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Fishermen's Journal


30 Pound Halibut on 8# Line

by Bob Hildago


As we left Dana Harbor you could see signs of ‘life’ all around.  Birds turning and diving, bait on the surface, seadogs cutting in and out.  It just felt like it would be a much better day than the last four trips.  I was with my old Britt bud Roy on his 25-foot ‘Expatriot’ and we had not had very good luck the past four trips.  That may be putting it somewhat optimistically as we had not boated a legal fish in over a month and were a little on the ‘antsy’ side.  You know the feeling.

On advice from the bait dock we fished about 3 miles off San Clemente pier for most of the day in water ranging from 50 to 75 feet picking up the occasional ‘Pop Tart’ (very small halibut) and a short or two.  This trip really looked like the last one and the one before that, you get the picture.  Roy decided it would be best to start trolling the few Sardines we had in the tank to see if we could salvage something for the table.  Roy had been ‘grousing’ about my light lines advising the fish would bite through the 8lb. Ande I was using or the one pound ball would wear the line at the swivel on my double trap rig.

Being the adventurous soul I am I still put the light line out and sat back in the folding chair to wait for a hit.  Nothing.  No, worse than nothing.  We were in 62 feet of water about halfway between San Clemente pier and Dana Point Harbor (we did this for about two hours trolling from the pier and Roy advised lets pull ‘em in and go home).  As I reached for the rod it bent over double, but no drag went out.  At least we had a ‘fish’ of some kind on and I looked at my buddy and said something to the effect, ‘there she goes!’ ‘There she goes!’ trying to pump us up and make the most out of the fish no matter the size.  Not thinking the fish was of any weight, I stilled handled it with the care of someone using light line and a one-pound ball of weight.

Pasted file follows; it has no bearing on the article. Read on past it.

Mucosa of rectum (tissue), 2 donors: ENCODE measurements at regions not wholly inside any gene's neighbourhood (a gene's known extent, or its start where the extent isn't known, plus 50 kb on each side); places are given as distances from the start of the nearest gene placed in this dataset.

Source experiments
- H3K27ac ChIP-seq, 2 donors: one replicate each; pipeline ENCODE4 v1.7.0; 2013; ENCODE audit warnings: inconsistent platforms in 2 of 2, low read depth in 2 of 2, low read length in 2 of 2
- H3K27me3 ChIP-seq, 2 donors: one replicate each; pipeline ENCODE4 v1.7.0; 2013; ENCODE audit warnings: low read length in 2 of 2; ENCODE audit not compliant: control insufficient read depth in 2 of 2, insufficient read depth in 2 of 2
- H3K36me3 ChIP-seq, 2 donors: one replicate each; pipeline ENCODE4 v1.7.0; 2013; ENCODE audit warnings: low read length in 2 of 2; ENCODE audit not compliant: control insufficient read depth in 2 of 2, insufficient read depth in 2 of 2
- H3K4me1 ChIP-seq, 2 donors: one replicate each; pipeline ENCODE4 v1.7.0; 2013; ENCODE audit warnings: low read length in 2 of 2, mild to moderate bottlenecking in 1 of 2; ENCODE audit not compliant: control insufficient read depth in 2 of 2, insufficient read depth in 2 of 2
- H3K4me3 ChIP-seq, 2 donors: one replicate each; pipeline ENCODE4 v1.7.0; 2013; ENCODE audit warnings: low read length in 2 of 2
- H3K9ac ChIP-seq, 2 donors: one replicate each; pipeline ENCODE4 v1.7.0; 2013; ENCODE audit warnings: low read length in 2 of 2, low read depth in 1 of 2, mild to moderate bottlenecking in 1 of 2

About two minutes into the fight I advised Roy it would probably go maybe 10 to 12 pounds at the most when the fish decided to ‘swap ends’ and headed for the horizon!  I lightened the drag further on my Penn International 975 hoping to take some of the pressure off my light line.  What was I thinking! 

I fought this fish for 15 minutes before getting it to color and oh she looked big coming in!  I put a real bend in my Turner California Calico Special C576H and got her to the boat.  A while ago I caught a 44 lb. plus fish on 10 lb. test and this fish looked just as long!  I started to get ‘déjà vu’ when Roy reached down with the gaff and I said to him, ‘don’t miss, you remember what happened last time’, to which he replied something to the effect of, ‘bugger off’.  Well, you can almost predict what happened next.  Roy reaches down with the gaff, slams it into the head (great spot to save damage to filets) and starts to bring it over the side…….wham, wham, wham!  The fish goes nuts and literally jumps off the gaff.

Time stood still as the fish glistened in the sun and crashed into the water taking me under the boat.  I jammed the rod into the water and bbobhidalgo3.jpg (10940 bytes)followed it around.  Did I mention Roy had left his baits in the water (two rods) and all of a sudden we were in a party boat scenario with ‘overs and unders’ and ‘pass the rod this way’ and ‘no the other way’.  I was ready for this to happen (my experience with my partners track record on big fish) and finally got the big Butt to the boat one more time.  Roy reaches down and ‘sticks’ it real good this time and gets it over the side.  High fives all around!

Back at the dock the fish weighed 30 lbs 8 ounces and when we cut her open found she had nothing in her stomach.  One hungry halibut!  We used a double trap rig and a green Sardine, trolling at 1.5 miles an hour using a one pound ball in about 62 feet of water.  I took only two small filets for dinner that night and gave the rest to the boat.

Great to get back in the ‘win’ column!


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Last modified: 06/09/13.